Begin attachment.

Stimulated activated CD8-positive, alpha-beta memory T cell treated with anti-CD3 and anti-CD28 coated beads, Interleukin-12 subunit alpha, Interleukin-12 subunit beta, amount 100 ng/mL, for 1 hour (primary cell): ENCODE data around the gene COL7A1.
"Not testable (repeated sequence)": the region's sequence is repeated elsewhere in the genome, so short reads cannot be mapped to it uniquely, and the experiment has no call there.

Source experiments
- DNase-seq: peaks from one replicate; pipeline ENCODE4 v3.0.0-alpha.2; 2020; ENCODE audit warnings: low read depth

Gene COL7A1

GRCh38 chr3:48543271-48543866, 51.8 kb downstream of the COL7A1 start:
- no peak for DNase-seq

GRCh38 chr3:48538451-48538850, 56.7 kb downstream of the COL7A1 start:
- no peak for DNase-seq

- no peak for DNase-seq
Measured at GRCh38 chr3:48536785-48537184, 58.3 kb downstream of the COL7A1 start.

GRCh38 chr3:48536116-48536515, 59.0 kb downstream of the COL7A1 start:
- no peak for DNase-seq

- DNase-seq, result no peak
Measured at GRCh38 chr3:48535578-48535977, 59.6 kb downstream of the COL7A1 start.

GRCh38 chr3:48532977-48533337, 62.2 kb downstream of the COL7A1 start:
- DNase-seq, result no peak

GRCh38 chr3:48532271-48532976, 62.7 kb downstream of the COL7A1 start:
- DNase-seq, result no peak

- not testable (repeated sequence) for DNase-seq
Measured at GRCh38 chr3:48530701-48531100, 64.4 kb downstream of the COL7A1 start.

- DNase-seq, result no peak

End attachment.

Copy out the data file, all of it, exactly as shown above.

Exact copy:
Stimulated activated CD8-positive, alpha-beta memory T cell treated with anti-CD3 and anti-CD28 coated beads, Interleukin-12 subunit alpha, Interleukin-12 subunit beta, amount 100 ng/mL, for 1 hour (primary cell): ENCODE data around the gene COL7A1.
"Not testable (repeated sequence)": the region's sequence is repeated elsewhere in the genome, so short reads cannot be mapped to it uniquely, and the experiment has no call there.

Source experiments
- DNase-seq: peaks from one replicate; pipeline ENCODE4 v3.0.0-alpha.2; 2020; ENCODE audit warnings: low read depth

Gene COL7A1

GRCh38 chr3:48543271-48543866, 51.8 kb downstream of the COL7A1 start:
- no peak for DNase-seq

GRCh38 chr3:48538451-48538850, 56.7 kb downstream of the COL7A1 start:
- no peak for DNase-seq

- no peak for DNase-seq
Measured at GRCh38 chr3:48536785-48537184, 58.3 kb downstream of the COL7A1 start.

GRCh38 chr3:48536116-48536515, 59.0 kb downstream of the COL7A1 start:
- no peak for DNase-seq

- DNase-seq, result no peak
Measured at GRCh38 chr3:48535578-48535977, 59.6 kb downstream of the COL7A1 start.

GRCh38 chr3:48532977-48533337, 62.2 kb downstream of the COL7A1 start:
- DNase-seq, result no peak

GRCh38 chr3:48532271-48532976, 62.7 kb downstream of the COL7A1 start:
- DNase-seq, result no peak

- not testable (repeated sequence) for DNase-seq
Measured at GRCh38 chr3:48530701-48531100, 64.4 kb downstream of the COL7A1 start.

- DNase-seq, result no peak